“That you never have,” replied Dr. West. “The apparently dead have been restored; the dead, never.”
Panting, breathless, there came up one as they reached Verner’s Pride. He parted the crowd, and threw himself almost upon Rachel with a wild cry. He caught up her cold, wet face, and passing his hands over it, bent down his warm cheek upon it.
“Who has done it?” he sobbed. “What has done it? She couldn’t have fell in alone.”
It was Robin Frost. Frederick Massingbird drew him away by the arm. “Don’t hinder, Robin. Every minute may be worth a life.”
And Robin, struck with the argument, obeyed docilely like a little child.
Mr. Verner, leaning on his stick, trembling with weakness and emotion, stood just without the door of the laundry, which had been hastily prepared, as the bearers tramped in.
“It is an awful tragedy!” he murmured. “Is it true”—addressing Dr. West—“that you think there is no hope?”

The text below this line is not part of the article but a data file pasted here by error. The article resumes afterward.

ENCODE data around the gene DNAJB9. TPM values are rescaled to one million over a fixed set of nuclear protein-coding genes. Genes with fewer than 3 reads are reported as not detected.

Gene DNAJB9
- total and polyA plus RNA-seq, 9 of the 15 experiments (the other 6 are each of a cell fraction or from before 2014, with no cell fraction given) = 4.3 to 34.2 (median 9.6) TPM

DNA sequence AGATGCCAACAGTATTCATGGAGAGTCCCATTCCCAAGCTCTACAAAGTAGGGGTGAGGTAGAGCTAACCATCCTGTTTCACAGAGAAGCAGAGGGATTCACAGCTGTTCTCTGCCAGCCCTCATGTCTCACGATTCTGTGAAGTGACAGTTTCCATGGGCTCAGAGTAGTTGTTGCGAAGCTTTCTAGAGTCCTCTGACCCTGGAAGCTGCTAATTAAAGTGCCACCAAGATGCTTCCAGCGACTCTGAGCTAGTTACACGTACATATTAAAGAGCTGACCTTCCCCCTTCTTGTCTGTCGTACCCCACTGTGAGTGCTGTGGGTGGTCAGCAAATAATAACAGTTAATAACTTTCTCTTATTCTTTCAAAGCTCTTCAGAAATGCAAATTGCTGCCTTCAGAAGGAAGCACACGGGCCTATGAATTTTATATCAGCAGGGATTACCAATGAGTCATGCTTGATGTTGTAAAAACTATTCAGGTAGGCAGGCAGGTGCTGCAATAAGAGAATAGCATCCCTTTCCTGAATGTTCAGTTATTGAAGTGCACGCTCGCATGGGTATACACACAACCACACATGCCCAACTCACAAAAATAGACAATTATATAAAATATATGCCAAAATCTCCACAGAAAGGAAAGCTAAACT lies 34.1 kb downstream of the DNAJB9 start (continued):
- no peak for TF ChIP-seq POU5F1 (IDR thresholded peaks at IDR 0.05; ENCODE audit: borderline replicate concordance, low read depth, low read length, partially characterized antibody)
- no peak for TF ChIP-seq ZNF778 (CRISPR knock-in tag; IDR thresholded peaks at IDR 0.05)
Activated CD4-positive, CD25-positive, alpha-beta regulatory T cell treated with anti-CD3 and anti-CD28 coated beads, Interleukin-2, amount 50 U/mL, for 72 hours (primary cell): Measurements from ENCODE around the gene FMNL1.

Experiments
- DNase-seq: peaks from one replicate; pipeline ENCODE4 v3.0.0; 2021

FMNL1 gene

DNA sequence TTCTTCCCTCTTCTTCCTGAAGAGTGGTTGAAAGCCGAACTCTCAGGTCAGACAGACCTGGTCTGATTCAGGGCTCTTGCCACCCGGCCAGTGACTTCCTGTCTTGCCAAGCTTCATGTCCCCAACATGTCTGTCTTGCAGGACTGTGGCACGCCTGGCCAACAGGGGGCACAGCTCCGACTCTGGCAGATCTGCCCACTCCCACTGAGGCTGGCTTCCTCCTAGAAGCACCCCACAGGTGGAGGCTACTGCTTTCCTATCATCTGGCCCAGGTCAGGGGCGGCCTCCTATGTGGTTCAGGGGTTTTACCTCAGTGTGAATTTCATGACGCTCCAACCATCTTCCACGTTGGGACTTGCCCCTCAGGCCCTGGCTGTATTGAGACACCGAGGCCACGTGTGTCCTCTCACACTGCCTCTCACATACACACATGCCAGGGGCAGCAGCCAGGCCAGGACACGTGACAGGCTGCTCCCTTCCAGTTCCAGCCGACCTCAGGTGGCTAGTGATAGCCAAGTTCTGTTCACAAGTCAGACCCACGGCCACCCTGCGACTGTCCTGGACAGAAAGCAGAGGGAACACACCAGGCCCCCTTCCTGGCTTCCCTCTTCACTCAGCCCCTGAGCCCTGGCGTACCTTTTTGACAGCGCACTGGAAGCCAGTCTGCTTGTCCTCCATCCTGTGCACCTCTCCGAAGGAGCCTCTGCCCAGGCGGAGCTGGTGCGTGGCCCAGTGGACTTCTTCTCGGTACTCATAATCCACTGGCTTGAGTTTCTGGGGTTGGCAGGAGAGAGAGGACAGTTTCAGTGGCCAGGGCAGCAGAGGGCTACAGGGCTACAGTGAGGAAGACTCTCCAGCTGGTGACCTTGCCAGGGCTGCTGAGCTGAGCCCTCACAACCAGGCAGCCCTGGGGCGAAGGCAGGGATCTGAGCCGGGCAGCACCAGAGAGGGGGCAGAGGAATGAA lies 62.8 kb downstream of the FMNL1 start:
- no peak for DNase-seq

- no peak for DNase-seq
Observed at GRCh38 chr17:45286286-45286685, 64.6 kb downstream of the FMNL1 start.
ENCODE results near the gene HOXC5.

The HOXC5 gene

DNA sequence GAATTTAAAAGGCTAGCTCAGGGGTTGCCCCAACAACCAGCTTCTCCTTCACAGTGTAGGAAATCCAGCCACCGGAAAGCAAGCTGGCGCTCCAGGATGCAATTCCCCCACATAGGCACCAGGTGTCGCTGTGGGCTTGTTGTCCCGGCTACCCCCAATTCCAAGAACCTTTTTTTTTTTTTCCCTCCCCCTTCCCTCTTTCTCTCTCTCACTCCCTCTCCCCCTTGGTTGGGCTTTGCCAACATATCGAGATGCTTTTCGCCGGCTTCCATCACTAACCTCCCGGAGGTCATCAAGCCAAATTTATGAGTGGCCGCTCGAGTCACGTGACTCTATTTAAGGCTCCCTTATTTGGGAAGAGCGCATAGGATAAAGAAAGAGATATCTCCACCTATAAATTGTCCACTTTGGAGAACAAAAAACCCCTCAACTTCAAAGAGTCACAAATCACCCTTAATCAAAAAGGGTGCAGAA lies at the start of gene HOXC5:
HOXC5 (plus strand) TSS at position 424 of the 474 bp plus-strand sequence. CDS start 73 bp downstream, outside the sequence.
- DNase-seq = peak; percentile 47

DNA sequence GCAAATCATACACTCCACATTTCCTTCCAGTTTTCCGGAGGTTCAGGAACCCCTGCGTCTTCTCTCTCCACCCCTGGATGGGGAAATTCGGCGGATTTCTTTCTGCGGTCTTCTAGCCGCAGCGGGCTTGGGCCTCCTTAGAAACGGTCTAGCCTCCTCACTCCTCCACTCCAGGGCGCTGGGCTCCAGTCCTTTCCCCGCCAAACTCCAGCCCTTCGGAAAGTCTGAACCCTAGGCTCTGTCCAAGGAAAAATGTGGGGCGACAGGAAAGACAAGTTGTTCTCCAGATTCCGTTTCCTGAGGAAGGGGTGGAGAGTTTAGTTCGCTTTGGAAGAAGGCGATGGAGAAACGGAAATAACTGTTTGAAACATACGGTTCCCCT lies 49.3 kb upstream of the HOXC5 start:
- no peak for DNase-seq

“I am sure there is none,” was the answer. “But every means shall be tried.”
The laundry was cleared of the crowd, and their work began. One of the next to come up was old Matthew Frost. Mr. Verner took his hand.
“Come in to my own room, Matthew,” he said. “I feel for you deeply.”
“Nay, sir; I must look upon her.”
Mr. Verner pointed with his stick in the direction of the laundry.
“They are shut in there—the doctor and those whom he requires round him,” he said. “Let them be undisturbed; it is the only chance.”
All things likely to be wanted had been conveyed to the laundry; and they were shut in there, as Mr. Verner expressed it, with their fires and their heat. On dragged the time. Anxious watchers were in the house, in the yard, gathered round the back gate. The news had spread, and gentlepeople, friends of the Verners, came hasting from their homes, and pressed into Verner’s Pride, and asked question upon question of Mr. and Mrs. Verner, of everybody likely to afford an answer. Old Matthew Frost stood outwardly calm and collected, full of inward trust, as a good man should be. He had learned where to look for support in the darkest trial. Mr. Verner in that night of sorrow seemed to treat him as a brother.
One hour! Two hours! and still they plied their remedies, under the able direction of Dr. West. All was of no avail, as the experienced physician had told them. Life was extinct. Poor Rachel Frost was really dead!
The tall gentleman in the lane.